- The Independent
Fox News host under fire for defending white nationalist conspiracy theory
- Architectural Digest
These fantastical houses range from a 64,000-acre Texas ranch to an oceanside estate in the south of France Originally Appeared on Architectural Digest
"Damn, this driving s--- isn't all fun and games," the "Deja Vu" singer said about receiving a parking violation from the City of Los Angeles.
- The Independent
One of the police officers involved has been sacked
- LA Times
A bill under consideration would try to make it easier to report and prosecute hate crimes against Asian Americans.
- Associated Press
Two nights after dominating the Nets, the defending champions got a look at how much better the New York Knicks are defensively. Julius Randle had 34 points and 10 rebounds against his former team and the Knicks beat the Lakers 111-96 on Monday night for their third straight victory. Coming off tense finishes against Memphis and Toronto, the Knicks led comfortably for much of the fourth quarter and moved back above .500 at 28-27, bouncing back nicely after narrow losses to Brooklyn and Boston last week.
Yogurt was everywhere as volunteers opened boxes of fruit, frozen meat and dairy products that had shifted and spilled in transit to a food bank in Walworth County, Wisconsin. The food came from The Farmers to Families Food Box program that the Trump administration launched to feed out-of-work Americans with food rescued from farmers who would otherwise throw it away as the coronavirus pandemic upended food supply chains. The government hired hundreds of private companies last spring to buy food no longer needed by restaurants, schools and cruise ships and haul it to overwhelmed food banks.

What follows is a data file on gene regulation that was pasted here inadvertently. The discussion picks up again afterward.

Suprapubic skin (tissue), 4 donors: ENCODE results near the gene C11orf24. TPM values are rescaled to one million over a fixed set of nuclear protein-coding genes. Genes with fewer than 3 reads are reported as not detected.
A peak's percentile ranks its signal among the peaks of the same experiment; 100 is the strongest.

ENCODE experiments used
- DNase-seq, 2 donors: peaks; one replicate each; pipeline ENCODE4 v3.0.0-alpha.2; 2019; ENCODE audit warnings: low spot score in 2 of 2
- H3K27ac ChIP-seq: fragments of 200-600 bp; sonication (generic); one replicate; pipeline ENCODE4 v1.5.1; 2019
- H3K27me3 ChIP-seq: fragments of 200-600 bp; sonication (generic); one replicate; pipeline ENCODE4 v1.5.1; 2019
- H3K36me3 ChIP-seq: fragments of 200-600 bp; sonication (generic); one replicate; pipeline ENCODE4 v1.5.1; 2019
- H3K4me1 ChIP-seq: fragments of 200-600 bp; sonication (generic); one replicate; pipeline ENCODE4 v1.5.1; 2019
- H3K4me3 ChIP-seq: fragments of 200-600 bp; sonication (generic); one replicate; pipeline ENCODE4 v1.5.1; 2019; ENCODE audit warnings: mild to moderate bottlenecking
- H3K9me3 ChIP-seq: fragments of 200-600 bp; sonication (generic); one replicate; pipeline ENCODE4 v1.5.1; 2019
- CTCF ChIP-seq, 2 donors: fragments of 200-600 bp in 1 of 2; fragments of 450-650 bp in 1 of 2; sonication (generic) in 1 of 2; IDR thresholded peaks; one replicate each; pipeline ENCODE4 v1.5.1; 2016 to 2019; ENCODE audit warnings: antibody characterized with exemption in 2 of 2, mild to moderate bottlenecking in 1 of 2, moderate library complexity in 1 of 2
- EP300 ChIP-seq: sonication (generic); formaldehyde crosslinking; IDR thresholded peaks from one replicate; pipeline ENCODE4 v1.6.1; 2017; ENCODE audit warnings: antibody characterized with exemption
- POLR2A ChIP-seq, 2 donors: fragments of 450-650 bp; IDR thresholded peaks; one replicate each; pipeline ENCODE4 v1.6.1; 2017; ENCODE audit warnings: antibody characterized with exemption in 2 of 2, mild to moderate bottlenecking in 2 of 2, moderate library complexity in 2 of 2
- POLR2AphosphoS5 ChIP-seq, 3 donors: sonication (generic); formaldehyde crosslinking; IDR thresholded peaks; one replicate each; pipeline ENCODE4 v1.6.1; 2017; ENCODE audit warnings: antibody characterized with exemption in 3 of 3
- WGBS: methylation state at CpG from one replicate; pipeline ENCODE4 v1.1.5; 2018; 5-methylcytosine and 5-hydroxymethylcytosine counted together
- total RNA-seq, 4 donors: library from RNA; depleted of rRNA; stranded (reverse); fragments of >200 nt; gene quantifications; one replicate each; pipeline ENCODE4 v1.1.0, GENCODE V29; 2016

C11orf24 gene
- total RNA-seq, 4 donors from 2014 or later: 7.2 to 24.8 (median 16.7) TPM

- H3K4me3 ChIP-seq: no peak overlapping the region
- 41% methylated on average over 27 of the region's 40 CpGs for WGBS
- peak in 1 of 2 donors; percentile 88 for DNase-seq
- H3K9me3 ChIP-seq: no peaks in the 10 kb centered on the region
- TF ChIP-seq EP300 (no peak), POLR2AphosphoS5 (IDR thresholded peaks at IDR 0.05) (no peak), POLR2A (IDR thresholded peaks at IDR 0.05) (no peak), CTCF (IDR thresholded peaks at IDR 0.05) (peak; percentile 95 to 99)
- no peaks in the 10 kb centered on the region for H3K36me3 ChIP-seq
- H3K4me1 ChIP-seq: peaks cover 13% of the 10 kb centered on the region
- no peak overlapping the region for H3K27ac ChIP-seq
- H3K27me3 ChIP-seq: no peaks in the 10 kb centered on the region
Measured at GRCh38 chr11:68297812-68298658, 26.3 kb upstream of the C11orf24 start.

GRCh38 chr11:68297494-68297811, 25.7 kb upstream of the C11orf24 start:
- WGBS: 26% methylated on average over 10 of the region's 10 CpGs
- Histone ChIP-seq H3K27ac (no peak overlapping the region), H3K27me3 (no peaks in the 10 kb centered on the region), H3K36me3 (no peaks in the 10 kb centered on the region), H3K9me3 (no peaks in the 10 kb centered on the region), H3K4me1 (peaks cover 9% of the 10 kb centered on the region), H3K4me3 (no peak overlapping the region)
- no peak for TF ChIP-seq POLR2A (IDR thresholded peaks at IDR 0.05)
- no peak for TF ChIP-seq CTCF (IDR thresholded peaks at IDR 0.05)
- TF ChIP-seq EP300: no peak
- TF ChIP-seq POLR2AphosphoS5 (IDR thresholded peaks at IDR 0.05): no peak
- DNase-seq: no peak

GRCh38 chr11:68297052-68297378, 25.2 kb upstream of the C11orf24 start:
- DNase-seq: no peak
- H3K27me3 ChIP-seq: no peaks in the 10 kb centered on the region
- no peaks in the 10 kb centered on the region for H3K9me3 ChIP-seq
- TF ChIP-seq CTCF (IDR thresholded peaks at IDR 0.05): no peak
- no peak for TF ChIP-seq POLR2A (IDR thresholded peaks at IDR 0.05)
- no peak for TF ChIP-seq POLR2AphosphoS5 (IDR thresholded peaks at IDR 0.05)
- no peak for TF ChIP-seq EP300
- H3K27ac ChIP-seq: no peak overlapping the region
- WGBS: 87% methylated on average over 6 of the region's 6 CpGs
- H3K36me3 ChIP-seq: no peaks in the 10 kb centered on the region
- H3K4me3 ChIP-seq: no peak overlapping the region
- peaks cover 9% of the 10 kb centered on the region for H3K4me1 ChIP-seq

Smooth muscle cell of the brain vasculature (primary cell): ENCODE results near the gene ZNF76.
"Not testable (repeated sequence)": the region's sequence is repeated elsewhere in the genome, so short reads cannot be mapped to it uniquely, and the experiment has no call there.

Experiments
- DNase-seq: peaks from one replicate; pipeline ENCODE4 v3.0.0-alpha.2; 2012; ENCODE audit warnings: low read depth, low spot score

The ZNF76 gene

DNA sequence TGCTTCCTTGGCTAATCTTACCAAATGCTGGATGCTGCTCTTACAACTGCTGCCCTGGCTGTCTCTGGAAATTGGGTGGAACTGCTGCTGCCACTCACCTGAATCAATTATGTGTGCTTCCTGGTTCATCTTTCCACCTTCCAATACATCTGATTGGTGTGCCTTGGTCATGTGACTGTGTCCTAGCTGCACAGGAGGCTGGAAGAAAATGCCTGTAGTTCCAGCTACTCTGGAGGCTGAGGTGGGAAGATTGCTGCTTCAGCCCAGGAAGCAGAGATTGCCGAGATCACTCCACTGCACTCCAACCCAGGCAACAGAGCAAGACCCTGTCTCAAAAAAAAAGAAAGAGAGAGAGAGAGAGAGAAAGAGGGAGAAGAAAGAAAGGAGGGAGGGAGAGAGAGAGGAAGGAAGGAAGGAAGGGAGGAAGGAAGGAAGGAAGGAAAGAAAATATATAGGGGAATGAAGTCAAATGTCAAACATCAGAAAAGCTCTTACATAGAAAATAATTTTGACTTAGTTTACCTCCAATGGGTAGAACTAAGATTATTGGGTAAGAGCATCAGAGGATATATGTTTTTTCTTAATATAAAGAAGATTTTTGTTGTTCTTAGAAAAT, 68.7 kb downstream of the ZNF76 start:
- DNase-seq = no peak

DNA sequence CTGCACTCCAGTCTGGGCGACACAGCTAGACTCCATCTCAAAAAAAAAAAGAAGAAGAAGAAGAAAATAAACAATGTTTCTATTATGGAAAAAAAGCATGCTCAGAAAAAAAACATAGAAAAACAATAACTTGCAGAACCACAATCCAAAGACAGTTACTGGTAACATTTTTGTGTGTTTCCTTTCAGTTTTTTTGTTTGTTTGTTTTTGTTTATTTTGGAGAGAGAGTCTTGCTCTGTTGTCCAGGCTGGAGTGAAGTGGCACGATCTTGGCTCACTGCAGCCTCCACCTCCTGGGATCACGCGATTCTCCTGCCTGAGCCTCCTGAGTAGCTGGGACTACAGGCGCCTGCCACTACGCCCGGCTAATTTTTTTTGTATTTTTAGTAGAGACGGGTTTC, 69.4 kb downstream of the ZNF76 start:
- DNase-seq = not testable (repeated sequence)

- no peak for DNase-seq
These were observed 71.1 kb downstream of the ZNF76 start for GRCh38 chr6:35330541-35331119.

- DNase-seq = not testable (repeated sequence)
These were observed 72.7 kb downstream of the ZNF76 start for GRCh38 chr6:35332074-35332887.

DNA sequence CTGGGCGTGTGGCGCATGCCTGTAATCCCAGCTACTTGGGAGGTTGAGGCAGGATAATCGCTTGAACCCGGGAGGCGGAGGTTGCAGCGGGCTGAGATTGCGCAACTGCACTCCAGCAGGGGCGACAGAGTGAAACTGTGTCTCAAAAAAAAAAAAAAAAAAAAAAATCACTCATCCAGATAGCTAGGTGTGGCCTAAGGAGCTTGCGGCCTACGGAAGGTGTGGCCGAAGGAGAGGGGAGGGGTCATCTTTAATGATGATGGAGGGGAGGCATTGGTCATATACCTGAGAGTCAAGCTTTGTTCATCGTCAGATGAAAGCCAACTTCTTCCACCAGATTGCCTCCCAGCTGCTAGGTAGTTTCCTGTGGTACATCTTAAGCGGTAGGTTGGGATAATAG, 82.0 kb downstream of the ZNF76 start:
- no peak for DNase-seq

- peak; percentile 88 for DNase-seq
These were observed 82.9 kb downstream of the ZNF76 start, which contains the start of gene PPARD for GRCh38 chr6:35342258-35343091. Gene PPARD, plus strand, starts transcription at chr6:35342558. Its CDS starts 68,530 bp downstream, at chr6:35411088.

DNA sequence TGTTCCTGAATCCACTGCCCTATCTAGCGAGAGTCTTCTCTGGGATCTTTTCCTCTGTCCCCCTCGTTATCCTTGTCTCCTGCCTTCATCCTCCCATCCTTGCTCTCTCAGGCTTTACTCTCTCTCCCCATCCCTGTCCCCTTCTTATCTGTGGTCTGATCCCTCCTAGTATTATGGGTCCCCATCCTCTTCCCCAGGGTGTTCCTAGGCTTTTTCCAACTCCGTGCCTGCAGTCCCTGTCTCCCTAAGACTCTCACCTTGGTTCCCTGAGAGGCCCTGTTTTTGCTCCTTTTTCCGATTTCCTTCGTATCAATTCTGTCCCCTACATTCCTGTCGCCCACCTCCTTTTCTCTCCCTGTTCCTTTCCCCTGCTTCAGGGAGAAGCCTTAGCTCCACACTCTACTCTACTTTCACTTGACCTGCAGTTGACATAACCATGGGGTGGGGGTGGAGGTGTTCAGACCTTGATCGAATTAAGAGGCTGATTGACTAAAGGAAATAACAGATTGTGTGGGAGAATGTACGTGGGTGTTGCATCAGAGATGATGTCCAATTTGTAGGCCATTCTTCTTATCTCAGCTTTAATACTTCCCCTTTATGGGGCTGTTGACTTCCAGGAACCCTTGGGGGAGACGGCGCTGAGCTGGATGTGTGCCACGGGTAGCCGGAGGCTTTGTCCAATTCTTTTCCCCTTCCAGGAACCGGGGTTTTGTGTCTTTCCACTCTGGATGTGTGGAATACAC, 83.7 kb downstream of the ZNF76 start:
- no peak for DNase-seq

- The Independent
During a memorial service at the US Capitol Rotunda for Officer William Evans, President Joe Biden picked up a toy dropped by the officer’s daughter, House Speaker Nancy Pelosi told his family that while “no words are adequate” to address their loss, “we hope it’s a comfort to you that so many now know about your dad and know he’s a hero”. “And that the President of the United States is picking up one of your distractions.” Officer Evans was killed outside the Capitol on 2 April after a driver struck two officers before slamming into a security barrier outside the Capitol, then exited the car with a knife, according to police.
- The Independent
Brazil’s death toll stands at 358,425 deaths, the second worst-hit country in the world by Covid-19
Hank Azaria feels he needs to 'personally apologize' to every Indian in America for voicing Apu in 'The Simpsons'
Hank Azaria said that the depiction of Apu, an Indian convenience-store worker, in "The Simpsons" is "practically a slur at this point."
- The Telegraph